Humor is one of the most important qualities for any hero. If you want to show courage, laugh in the face of danger. If you want to show humility, laugh at yourself.
This is exactly the kind of book that I needed right now, a book that would encourage me to be stronger, to be moral and to choose happiness every day. I can be quick to anger, sensitive and sometimes it’s just really hard to choose happiness, to smile, to forgive, especially when the other person never apologized and never asked for me to forgive them. It’s been especially hard during this pandemic. It felt like before there were so many distractions, and if I wasn’t studying or working, then I was reading and so I rarely took the time to think about my actions and wonder if I am who I aim to be and if I do any good in this world.
Admiral William H. McRaven challenges us to be strong, to not give in or give up. He is spot on on a lot of things, especially when he discusses what drives us and motivates us. It’s true that in some cases, anger, resentment and other negative emotions can push us to do something, to act, and the things we accomplish with those emotions can sometimes be good, but these feelings will not do us any good in the long run. Change, action, has to come from a good place, a positive place, and we need to let ourselves be motivated by things like hope, faith, love, kindness. It’s a hard thing to do. I wholly believe that happiness is a choice, as is goodness, as is love and everything else. As the author said, sometimes it’s easier to let ourselves be led by our negative emotions and our impulses but if we follow his established Hero Code, we might just become stronger and lead a more meaningful life. We might become heroes ourselves.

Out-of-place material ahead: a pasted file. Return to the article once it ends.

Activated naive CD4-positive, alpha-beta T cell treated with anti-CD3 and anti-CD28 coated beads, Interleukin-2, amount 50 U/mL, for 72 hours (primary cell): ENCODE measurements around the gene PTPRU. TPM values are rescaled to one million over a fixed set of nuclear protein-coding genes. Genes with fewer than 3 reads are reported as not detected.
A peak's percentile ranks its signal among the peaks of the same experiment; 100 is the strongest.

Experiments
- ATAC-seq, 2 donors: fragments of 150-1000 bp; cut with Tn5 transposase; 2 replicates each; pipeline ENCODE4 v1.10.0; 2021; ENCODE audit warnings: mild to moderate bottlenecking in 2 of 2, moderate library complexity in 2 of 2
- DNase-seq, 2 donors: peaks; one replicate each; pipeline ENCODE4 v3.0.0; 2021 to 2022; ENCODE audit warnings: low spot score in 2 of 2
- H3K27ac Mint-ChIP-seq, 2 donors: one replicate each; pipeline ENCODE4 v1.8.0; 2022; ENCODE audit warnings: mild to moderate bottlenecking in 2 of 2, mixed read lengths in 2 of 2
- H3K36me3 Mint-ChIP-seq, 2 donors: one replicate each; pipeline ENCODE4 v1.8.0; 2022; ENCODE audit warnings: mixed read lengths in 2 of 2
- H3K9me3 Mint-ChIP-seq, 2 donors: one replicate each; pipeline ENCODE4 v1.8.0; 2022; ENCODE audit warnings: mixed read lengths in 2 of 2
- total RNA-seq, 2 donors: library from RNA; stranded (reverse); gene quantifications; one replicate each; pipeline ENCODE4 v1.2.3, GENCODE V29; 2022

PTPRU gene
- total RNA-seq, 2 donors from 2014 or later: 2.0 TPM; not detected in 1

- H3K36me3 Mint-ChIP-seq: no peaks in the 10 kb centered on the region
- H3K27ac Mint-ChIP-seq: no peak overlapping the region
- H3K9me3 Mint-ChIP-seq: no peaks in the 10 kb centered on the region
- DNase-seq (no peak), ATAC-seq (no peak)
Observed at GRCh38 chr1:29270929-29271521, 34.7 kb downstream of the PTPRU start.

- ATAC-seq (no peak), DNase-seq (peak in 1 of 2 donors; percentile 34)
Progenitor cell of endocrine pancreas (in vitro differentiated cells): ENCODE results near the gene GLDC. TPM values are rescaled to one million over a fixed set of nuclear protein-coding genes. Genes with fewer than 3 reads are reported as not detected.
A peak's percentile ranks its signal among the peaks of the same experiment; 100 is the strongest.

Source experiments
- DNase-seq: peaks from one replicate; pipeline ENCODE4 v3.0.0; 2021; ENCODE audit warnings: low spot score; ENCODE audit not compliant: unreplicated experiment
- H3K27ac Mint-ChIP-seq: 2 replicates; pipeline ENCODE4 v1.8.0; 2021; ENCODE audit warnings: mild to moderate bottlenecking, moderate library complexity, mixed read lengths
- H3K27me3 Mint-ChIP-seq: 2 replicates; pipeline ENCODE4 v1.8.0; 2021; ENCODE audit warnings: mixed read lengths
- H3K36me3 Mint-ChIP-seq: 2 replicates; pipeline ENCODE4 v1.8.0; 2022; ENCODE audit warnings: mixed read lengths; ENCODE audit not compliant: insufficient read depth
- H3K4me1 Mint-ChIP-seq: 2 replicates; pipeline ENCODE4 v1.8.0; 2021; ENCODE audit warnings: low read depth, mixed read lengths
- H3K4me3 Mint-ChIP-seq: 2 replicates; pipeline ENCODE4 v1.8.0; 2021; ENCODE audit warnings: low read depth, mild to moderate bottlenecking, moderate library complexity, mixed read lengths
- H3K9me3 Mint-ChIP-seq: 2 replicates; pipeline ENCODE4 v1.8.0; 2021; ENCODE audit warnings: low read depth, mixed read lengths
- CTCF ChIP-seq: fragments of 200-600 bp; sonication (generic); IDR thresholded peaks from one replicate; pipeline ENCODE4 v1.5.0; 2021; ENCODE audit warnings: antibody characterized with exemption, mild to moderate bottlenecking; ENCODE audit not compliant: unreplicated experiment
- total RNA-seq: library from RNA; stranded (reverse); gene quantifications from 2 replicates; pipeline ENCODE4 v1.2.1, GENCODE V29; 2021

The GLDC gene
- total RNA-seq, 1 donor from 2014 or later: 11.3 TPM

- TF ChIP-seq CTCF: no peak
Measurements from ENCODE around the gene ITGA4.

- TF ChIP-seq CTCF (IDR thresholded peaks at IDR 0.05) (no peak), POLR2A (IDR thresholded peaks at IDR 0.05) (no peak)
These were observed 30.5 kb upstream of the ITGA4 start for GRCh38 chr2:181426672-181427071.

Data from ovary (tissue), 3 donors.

One thing that I really like about this author is that he doesn’t distinguish between heroes. Yes, some people have qualities that allow for greater change, but it doesn’t mean that this person is better than any other or a stronger hero. There needs not be a hierarchy of heroes. Like the Avengers, there are many of them, and individually they can all make quite a lot of noise and turn things around, but they act together for a reason, and the people who do the administrative tasks, in the background, are heroes too. I used to think that to make an impact on this planet I needed to go to the best school, get the highest of degrees and the best of jobs and volunteer at the best of organizations, but maybe I need to rethink all of that and remove some of that pressure I put on myself. The one thing Admiral McRaven mentions that’s probably the hardest to accomplish is the idea of giving without expecting anything in return. Because, truth is, over time, not receiving anything can be frustrating and lead to resentment. But there’s also the chance that we might not receive exactly what we’ve given, but something else entirely. Above all, the truest of heroes acts out of a sense of duty.
Here are the themes he discusses which make The Hero Code:
Absolutely recommended, unless for some reason you cannot stand war stories.